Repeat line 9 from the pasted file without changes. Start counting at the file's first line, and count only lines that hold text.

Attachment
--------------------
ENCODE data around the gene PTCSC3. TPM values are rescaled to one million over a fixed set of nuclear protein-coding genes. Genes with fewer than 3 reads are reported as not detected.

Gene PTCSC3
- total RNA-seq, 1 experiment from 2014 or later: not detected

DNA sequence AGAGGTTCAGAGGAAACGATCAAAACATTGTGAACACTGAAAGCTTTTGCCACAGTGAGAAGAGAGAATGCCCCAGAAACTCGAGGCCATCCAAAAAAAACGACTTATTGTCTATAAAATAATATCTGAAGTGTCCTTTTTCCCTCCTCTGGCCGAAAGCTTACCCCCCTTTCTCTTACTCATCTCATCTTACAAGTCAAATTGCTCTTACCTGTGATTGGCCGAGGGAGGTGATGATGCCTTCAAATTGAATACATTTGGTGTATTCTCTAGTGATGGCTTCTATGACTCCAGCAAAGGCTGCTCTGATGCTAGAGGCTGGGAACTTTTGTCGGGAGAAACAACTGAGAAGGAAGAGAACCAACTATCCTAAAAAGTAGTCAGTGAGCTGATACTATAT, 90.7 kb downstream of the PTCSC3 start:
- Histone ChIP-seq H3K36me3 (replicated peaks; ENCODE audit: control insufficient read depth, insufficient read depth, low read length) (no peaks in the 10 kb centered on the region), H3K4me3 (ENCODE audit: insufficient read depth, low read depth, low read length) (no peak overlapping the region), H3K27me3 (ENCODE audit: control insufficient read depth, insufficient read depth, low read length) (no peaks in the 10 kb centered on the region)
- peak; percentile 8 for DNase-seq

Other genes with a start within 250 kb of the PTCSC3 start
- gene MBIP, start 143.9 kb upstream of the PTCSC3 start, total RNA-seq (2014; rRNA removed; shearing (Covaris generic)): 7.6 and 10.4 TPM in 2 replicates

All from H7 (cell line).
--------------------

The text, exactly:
All from H7 (cell line).